Italy gives new bite to euro zone crisis
Don’t start putting out the tinsel yet. Just when we thought we had a smooth glide path into Christmas the euro zone has bitten back.
Over the weekend, Italy’s Mario Monti called Silvio Berlusconi’s bluff and said he was pulling the government down which will mean early elections in February. The budget bill will be passed and then the country will be in a potentially precarious state of limbo as parliament is dissolved. Italian bond futures have opened more than a point lower, which denotes a reasonable measure of alarm, although the safe haven Bund future has only edged up so we’re far from panic mode.
The big question is whether a government results that will stick to Monti’s agenda and whether he himself will have a prominent role to play in the administration. There are constitutional difficulties to keeping Monti as prime minister since he has said he would not stand at the election, though he has also said he would be prepared to step in again if no stable government is formed. Most likely, presuming a government is elected that supports his reforms, is that he will play a key role but not take the top job.
That would not be possible if Berlusconi’s bloc won – the result that would really spooks markets – but on the basis of the old adage that the assassin never wears the crown, this should not be good for Berlusconi. Well behind in the polls, he now has less time to turn things around and could be blamed by the public for withdrawing support for Monti’s technocratic government. Centre-left leader Bersani looks to be in pole position and is signed up for much of Monti’s reform agenda. But if we get a messy, fractured result in February, bond market pressure could seriously escalate again. In a country that must be wearying of its economic plight and deep recession, nothing is certain.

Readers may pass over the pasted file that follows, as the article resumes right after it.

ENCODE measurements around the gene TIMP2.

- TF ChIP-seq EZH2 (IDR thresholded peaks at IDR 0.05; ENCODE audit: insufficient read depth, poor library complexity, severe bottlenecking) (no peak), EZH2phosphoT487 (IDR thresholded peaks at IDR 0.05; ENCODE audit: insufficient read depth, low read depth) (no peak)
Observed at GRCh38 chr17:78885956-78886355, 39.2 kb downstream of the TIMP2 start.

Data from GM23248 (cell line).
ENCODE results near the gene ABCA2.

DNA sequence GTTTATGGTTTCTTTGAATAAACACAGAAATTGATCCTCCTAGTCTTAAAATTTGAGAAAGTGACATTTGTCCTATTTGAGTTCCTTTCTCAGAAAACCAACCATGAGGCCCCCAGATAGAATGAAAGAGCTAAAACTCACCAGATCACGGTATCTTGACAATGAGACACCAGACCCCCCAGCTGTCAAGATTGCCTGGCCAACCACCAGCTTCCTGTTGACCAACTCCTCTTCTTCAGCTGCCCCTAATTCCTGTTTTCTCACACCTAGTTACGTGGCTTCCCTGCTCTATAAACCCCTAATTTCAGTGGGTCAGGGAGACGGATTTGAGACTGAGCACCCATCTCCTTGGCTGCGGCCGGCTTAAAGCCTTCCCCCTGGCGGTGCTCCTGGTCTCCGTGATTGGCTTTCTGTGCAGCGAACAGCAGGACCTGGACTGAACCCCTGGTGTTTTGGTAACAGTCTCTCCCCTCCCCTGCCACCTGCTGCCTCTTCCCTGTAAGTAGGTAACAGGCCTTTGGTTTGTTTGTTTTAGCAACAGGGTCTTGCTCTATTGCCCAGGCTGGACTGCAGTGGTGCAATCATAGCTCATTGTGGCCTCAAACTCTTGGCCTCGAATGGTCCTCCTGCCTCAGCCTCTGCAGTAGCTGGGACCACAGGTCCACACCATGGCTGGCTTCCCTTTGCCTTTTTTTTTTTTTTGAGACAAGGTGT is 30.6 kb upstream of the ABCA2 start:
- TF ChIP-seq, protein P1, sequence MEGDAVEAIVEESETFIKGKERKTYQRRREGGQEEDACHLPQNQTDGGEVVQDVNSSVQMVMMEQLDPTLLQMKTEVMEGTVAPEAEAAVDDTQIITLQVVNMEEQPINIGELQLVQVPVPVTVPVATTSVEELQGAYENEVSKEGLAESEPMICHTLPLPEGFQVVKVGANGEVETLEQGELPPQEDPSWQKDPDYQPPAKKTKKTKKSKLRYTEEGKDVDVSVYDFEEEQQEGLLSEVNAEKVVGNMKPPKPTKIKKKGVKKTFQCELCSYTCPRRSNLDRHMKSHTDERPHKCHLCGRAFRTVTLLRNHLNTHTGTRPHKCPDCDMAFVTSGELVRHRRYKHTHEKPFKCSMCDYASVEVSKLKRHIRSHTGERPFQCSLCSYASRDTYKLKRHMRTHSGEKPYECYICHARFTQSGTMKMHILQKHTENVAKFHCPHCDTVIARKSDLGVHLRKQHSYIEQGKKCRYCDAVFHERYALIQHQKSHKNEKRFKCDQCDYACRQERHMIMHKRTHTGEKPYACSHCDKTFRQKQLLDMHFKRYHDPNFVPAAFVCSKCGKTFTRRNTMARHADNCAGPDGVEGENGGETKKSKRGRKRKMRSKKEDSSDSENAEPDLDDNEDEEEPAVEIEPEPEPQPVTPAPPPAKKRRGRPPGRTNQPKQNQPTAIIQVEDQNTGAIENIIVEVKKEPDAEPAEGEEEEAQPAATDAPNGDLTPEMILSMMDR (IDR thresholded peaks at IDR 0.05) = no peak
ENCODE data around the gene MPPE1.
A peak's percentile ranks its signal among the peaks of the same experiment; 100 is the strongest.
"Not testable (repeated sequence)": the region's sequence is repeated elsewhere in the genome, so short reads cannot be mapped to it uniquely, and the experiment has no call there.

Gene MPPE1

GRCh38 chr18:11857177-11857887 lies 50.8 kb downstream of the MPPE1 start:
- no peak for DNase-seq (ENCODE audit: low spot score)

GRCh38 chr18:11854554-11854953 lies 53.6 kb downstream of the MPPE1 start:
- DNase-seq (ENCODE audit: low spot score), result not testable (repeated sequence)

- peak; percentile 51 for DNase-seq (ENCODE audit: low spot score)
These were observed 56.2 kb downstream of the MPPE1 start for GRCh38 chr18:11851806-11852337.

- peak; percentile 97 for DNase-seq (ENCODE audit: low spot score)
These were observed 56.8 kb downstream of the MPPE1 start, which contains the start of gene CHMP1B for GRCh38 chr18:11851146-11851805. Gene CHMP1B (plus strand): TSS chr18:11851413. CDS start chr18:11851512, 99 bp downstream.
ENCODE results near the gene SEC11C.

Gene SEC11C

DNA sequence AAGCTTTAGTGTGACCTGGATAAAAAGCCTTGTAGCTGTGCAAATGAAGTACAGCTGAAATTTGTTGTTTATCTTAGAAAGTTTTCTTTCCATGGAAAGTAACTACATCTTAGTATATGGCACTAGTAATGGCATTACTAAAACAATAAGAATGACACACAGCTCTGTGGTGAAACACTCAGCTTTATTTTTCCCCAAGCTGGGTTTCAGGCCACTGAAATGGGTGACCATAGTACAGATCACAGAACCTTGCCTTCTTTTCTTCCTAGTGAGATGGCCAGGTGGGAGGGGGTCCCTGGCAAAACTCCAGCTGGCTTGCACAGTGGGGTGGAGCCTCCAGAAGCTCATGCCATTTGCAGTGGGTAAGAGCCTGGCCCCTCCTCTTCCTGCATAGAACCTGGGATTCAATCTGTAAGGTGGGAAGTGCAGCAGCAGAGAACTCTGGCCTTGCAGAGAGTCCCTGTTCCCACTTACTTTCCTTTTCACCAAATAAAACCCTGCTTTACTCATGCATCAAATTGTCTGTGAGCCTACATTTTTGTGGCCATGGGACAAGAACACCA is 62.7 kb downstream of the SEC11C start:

If markets do react nervously, the backwash will lap at Spain’s shores and, if it persists, could possibly tilt the balance in favour of Madrid seeking help from the euro zone rescue fund and the ECB. But we’re a long way from that yet. Much of this may be up for discussion in Oslo today where EU leaders are heading to pick up the Nobel Peace Prize. With an EU summit due at the end of the week it would seem too good an opportunity for meangingful talks to turn up.
Most important to watch on that front will be Angela Merkel and Francois Hollande who have yet to find sufficient common ground on plans for a banking union to allow the process to proceed, one part of a wider Franco-German froideur that has developed. Even the first step – cross-border banking supervision under the ECB – has hit a roadblock over a disagreement about how much scope the ECB should have. Ministerial talks are due this week to try and cue something up for the leaders’ summit.
The other big rolling saga is the Greek bond buyback which must attract enough private investors to hand their paper back at 30-40 percent of face value in order to wipe 20 billion euros of the country’s debt pile. Fall short and the new deal struck with the EU and IMF could start to fray. The offer, which was supposed to close on Friday, will now run until Tuesday, suggesting Athens has not hit its target yet. But it is probably only a few billion short so it’s hard to believe things are going to fall apart over that and the likelihood is that the euro zone will agree to start bailout loans flowing again before the week is out.